Sunday, August 30, 2015

Flying Lead Changes in Icelandics

Wikipedia defines flying lead changes as "a lead change performed by a horse in which the lead changes at the canter while in the air between two strides. It is often seen in dressage, where the horse may do several changes in sequence (tempi changes), in reining as part of the pattern, or in jumping events, where a horse will change lead as it changes direction on the course."
Dressage horse and rider preparing for
flying lead change.  Source: Wikipedia


Blessi has never progressed far enough in his dressage training to move to flying lead changes. His dressage instructors said that he would be capable if he was ridden consistently enough to strengthen and develop a collected, 3-beat canter--which is a challenge for many Icelandics.  Some Icelandics have a natural, beautiful 3-beat canter so presumably learning flying lead changes would be easier for them.

A few years ago, I was in email correspondence with a dressage rider in Germany who rides her Icelandic at Level M dressage, which I think is Prix St George level.  The Icelandic would have had to be capable of good flying lead changes since the owner said that he scored high enough to win ribbons.

The question came up on the International Icelandic dressage group if Icelandics could perform flying lead changes and, if so, were there any videos showing them performing them. I went on a google/yahoo/youtube search using terms in English, French, and German but could not find any.  I did find some ads in Germany for Icelandics listing flying lead changes as one of the horse's abilities.

While searching on-line I came across an interview with Andrea and Richard Janisch Hindrich about gaited horses and collected canter work such as flying lead changes or fliegende Wechsel.  You can read the on-line translation from German about the biomechanical requirements for this type of work here:

https://translate.google.com/translate?hl=en&sl=de&u=http://www.dressur-studien.de/wenn-der-galopp-nicht-klappt-interview-mit-andrea-jaenisch-und-richard-hinrich/&prev=search

Here is a link to the article in the original German:
http://www.dressur-studien.de/wenn-der-galopp-nicht-klappt-interview-mit-andrea-jaenisch-und-richard-hinrich/

As Andrea Janisch says, "ndrea Jänisch: First of all I would like to mention the respiratory rhythm here. No gait is so useful to train the breathing rhythm - each stride is a breath. That is not so in the other gaits. The tölt makes it even more difficult to learn the controlled breathing rhythm.Galloping results but which by itself. Without controlled breathing rhythm no effort is possible that everyone knows from jogging. 
In addition, the horse affects the abdominal muscles of the horse. The sets of the pool and inside the thighs and is particularly stressed by the gallop. Associated with increased mobility in sacroiliac joint and thus the movement of the pelvis to the spine. 
Yet something else is important to me: the enthusiasm. I can get the enthusiasm of the horse with the gallop. You can see all the gears in the emotional image: for his canter is enthusiasm, the Off-up going out the appropriate emotion. If the horse is too lazy, too introverted, the canter is the appropriate pace to make the horse faster and happier. "

The interview stresses the importance of developing a balanced horse with self-carriage before asking for flying lead changes. But as the article makes clear, there are lots of considerations with variations among individual horses and breeds to take into account when teaching flying lead changes.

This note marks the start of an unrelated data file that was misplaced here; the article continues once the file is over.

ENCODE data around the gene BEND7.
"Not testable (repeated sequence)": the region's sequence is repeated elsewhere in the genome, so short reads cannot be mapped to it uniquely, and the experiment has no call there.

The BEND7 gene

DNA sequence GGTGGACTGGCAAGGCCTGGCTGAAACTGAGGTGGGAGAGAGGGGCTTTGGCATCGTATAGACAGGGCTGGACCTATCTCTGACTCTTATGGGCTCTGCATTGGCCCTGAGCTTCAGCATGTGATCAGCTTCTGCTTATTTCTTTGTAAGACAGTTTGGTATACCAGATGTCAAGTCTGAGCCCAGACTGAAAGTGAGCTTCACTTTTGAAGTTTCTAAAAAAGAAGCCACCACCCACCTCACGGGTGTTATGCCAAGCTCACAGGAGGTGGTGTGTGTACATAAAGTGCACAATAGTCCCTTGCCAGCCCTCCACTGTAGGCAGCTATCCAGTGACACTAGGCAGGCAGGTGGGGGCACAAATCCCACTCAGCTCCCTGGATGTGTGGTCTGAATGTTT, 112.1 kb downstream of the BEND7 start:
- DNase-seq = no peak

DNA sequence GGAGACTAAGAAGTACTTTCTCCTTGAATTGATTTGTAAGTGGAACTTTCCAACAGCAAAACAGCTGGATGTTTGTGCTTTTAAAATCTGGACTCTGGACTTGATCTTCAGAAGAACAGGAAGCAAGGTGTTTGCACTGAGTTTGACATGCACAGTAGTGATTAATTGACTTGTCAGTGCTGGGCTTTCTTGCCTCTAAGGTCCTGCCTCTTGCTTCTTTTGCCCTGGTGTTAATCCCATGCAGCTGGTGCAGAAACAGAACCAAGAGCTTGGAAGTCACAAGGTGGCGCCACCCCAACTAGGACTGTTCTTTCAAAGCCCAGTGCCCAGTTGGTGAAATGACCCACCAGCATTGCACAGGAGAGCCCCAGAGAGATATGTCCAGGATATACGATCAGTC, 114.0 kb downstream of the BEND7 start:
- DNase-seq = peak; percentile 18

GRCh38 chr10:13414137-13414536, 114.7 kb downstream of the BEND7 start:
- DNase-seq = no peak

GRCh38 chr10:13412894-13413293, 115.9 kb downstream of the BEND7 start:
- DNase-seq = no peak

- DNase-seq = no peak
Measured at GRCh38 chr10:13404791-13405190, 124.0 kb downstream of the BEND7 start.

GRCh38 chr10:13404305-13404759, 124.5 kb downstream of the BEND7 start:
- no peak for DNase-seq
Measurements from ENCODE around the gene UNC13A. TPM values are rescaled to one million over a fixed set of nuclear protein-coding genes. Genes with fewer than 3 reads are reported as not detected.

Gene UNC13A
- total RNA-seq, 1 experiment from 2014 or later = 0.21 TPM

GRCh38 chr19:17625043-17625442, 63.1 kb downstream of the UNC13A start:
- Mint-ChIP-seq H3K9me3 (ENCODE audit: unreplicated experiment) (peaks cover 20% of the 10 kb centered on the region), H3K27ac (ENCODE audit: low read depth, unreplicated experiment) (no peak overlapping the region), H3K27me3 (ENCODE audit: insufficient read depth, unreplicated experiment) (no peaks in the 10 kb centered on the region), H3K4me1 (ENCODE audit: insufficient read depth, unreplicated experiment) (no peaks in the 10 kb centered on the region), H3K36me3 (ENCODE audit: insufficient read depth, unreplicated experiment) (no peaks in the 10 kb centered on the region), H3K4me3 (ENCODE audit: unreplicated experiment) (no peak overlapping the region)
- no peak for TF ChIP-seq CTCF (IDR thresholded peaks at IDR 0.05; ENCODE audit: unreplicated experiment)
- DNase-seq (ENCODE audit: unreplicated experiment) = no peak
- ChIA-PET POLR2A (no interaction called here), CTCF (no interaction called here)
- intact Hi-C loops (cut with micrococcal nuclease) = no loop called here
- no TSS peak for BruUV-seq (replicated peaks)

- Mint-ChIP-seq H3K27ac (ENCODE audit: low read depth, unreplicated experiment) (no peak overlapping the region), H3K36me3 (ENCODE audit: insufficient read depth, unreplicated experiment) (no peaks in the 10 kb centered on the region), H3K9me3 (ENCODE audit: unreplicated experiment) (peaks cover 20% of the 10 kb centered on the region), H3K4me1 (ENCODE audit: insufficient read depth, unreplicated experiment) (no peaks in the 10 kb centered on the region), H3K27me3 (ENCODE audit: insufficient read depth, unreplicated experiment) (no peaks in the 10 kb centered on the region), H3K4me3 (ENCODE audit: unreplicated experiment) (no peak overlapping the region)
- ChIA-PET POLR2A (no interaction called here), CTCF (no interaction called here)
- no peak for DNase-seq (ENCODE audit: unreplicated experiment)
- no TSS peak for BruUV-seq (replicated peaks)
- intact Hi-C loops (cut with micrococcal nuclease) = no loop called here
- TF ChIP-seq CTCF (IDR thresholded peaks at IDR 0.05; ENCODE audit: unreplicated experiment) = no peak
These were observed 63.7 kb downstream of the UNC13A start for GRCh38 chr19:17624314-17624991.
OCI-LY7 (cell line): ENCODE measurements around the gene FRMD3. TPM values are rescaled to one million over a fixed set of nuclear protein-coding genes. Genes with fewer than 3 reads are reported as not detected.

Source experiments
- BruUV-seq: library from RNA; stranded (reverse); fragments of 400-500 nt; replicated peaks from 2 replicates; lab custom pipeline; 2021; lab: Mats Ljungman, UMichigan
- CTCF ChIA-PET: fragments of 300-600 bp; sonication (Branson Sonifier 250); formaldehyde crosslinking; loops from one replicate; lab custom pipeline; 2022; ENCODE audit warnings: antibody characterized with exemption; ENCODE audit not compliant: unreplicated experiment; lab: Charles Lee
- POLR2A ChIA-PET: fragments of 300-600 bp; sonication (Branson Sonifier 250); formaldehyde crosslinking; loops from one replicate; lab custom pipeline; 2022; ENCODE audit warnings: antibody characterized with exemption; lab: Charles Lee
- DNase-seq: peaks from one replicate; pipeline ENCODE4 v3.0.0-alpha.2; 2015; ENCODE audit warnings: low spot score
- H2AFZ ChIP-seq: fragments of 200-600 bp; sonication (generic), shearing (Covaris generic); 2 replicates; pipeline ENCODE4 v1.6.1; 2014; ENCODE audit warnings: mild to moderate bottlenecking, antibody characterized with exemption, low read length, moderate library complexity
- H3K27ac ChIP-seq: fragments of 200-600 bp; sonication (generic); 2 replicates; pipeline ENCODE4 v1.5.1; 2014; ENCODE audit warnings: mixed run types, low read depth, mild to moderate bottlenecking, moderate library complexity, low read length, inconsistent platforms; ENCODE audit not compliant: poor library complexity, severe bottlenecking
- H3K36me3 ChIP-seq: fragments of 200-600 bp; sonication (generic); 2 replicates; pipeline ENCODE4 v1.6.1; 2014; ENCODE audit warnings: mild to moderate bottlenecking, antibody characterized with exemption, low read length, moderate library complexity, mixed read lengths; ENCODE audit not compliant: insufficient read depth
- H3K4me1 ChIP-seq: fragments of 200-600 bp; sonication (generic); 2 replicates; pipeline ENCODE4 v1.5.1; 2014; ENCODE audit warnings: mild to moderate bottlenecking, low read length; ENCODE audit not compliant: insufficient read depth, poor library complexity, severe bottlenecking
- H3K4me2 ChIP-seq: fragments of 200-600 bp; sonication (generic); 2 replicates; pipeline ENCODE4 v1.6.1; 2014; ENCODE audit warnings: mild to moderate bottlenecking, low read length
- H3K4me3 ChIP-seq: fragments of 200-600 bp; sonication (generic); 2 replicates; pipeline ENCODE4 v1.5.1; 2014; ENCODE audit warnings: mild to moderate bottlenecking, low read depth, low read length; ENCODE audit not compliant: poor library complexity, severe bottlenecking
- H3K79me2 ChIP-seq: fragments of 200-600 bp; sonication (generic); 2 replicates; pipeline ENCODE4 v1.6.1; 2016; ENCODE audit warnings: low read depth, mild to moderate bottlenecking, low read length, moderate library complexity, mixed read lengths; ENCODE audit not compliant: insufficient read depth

Other short legged breeds such Haflingers and Fjords master flying lead changes. Does anybody know of any videos of Icelandics performing flying lead changes.

Wednesday, August 26, 2015

2015 New World Record in Flying Pace (P1)

Søren Madsen from Denmark riding  Hárekur frá Hákoti age 13  set a new world record for flying pace (P1) of 31.49 seconds at 250 meters at the Icelandic horse World Championships.  This was .1 second faster than the previous record.  A few moments later Guðmundur Einarsson rode  Sproti frá Sjávarbog [IS199715724] to reach the same time.  Sproti is 18 years old, or one year younger than my horse Blessi.  

The gold medal went to Einarsoon and Sproti.

Gotta love the long term usability of those Icelandics.  Imagine an 18-year old horse setting a world record?  


For more information, you can go to FEIF  http://www.feif.org/Service/News/NewsItem.aspx?newsid=01135

Here's the video of Madsen and Harekur's winning ride.

Monday, August 24, 2015

Riding Icelandic Horses in Greenland

This is something you don't see everyday---riding Icelandic horses in Sisimuit, Greenland.  The video gives you a great idea as to how agile these horses are in rough terrain. 

Saturday, August 22, 2015

A Portrait of Blessi

Angelise, age 8, took her first independent riding lesson on Blessi.  She is definitely a budding equestrienne.  In thanks she presented me with this lovely portrait of Blessi that just captures his personality.

Thursday, August 20, 2015

Blessi and the Garrocha

Over the weekend I went to an Alice Trindle clinic to learn how to ride with a garrocha, the 14-foot pole used in Spain to herd the fighting bulls.  The clinic also covered how to perform classic dressage in-hand exercises for suppling and strength building.  Poor Blessi, I was very bad at it. Alice good humoredly called my efforts "whalespeak."  In this type of communication with your horse, yooouu aarree sppeeakkiiingg sooooo sllooowwwllly thhaaat yoouour hoorsee reesppooondds iiinn annnn eexxtrreemellyyy duuulll maannneeer."  My cues were so fuzzy and slow that Blessi had no chance to express his brilliance and do what Alice called "showing off."

I have kind of a grumpy face.   Perhaps because